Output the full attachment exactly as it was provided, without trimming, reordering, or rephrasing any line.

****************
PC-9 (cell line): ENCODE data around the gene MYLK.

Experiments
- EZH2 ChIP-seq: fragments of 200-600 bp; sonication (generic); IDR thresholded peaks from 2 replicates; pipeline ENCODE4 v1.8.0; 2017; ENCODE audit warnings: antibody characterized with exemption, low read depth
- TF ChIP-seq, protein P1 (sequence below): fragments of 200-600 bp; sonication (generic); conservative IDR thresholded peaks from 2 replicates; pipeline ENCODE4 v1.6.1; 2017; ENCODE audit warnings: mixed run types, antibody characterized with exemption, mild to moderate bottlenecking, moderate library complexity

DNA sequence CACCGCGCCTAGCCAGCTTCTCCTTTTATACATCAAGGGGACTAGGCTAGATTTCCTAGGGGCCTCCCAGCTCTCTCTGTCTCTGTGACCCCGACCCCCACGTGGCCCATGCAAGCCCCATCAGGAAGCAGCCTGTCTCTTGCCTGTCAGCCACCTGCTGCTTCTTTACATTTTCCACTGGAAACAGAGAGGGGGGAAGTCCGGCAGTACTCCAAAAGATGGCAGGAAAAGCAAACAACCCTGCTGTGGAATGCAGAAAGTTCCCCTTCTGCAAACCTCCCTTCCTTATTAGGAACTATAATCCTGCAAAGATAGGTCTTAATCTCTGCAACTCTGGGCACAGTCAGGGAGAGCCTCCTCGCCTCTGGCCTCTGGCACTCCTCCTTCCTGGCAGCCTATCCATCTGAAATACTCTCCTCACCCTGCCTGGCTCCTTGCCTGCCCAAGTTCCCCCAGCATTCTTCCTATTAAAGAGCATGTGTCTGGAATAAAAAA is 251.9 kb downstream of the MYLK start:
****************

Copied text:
PC-9 (cell line): ENCODE data around the gene MYLK.

Experiments
- EZH2 ChIP-seq: fragments of 200-600 bp; sonication (generic); IDR thresholded peaks from 2 replicates; pipeline ENCODE4 v1.8.0; 2017; ENCODE audit warnings: antibody characterized with exemption, low read depth
- TF ChIP-seq, protein P1 (sequence below): fragments of 200-600 bp; sonication (generic); conservative IDR thresholded peaks from 2 replicates; pipeline ENCODE4 v1.6.1; 2017; ENCODE audit warnings: mixed run types, antibody characterized with exemption, mild to moderate bottlenecking, moderate library complexity

DNA sequence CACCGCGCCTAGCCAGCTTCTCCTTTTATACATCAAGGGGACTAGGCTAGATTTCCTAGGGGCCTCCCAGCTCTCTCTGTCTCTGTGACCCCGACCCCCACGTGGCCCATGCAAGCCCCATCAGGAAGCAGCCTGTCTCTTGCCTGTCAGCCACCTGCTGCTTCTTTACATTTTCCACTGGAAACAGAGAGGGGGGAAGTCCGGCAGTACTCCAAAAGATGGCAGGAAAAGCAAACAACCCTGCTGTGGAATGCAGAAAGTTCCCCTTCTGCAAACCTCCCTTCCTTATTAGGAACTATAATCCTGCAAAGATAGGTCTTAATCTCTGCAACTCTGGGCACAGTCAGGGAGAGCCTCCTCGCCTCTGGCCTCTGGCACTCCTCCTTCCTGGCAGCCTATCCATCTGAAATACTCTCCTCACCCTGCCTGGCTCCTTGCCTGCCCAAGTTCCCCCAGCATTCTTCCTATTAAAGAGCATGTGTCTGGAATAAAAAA is 251.9 kb downstream of the MYLK start: